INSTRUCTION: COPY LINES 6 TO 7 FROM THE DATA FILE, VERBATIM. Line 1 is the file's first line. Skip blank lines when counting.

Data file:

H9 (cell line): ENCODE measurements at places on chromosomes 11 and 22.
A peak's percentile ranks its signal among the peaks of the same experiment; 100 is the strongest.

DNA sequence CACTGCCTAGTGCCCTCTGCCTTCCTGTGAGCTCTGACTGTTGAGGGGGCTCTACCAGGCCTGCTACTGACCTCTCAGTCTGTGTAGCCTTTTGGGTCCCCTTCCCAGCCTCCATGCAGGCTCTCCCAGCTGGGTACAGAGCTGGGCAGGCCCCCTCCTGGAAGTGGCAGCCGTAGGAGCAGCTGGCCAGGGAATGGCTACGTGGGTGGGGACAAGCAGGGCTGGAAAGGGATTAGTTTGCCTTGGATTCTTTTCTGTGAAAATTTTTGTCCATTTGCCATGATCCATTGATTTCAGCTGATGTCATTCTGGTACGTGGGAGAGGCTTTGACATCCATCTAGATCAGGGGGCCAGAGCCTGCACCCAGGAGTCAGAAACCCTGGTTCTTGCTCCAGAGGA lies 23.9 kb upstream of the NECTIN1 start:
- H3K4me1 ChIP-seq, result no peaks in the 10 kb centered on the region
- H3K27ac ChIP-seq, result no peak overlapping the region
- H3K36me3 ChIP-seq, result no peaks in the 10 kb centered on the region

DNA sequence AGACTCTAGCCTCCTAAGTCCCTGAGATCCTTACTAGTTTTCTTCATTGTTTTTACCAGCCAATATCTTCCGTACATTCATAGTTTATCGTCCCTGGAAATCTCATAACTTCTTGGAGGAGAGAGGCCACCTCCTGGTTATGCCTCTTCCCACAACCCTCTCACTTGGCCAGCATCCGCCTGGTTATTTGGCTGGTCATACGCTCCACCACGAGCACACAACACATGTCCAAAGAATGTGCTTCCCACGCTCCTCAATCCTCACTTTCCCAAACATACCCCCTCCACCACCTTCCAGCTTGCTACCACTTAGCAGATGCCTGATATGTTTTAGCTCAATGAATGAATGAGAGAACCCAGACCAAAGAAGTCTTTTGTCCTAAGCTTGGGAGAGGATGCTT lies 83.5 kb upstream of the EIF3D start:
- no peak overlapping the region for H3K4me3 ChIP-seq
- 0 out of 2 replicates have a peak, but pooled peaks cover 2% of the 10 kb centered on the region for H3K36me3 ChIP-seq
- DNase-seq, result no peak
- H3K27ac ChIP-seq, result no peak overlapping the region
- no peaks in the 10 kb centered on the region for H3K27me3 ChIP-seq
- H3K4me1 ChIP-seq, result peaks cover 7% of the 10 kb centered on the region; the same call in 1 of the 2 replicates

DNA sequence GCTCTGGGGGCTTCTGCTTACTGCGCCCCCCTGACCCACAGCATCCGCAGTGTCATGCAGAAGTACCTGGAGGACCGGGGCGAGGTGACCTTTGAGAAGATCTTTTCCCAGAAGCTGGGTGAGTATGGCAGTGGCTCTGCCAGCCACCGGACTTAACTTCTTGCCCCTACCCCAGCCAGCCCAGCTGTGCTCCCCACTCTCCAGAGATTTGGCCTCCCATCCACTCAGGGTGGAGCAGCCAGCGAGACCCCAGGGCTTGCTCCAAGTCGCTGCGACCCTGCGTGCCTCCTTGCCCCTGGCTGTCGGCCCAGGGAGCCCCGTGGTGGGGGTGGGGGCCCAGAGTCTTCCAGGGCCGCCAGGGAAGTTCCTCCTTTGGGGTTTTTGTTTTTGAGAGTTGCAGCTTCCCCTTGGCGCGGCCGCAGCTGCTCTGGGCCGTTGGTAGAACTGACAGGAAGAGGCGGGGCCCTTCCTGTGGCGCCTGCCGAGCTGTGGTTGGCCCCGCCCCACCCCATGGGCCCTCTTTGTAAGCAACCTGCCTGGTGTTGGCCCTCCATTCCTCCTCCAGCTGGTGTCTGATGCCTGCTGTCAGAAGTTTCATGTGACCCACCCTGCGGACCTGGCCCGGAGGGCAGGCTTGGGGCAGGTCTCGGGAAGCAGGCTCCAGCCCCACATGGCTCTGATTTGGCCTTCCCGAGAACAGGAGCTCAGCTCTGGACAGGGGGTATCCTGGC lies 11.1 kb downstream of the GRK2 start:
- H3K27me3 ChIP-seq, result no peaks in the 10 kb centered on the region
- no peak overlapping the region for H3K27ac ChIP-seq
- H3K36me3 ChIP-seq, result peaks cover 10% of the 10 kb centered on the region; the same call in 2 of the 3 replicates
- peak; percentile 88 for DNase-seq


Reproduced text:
- H3K36me3 ChIP-seq, result no peaks in the 10 kb centered on the region

DNA sequence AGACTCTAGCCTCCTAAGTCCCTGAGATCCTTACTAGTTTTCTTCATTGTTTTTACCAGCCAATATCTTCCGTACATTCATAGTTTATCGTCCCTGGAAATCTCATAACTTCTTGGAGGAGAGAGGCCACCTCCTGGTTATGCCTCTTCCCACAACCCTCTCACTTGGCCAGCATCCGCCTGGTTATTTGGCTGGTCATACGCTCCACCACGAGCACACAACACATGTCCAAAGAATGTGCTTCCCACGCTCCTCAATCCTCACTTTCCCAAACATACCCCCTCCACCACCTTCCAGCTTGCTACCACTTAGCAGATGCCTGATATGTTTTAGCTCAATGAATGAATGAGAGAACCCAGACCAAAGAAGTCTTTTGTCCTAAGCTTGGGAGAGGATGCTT lies 83.5 kb upstream of the EIF3D start: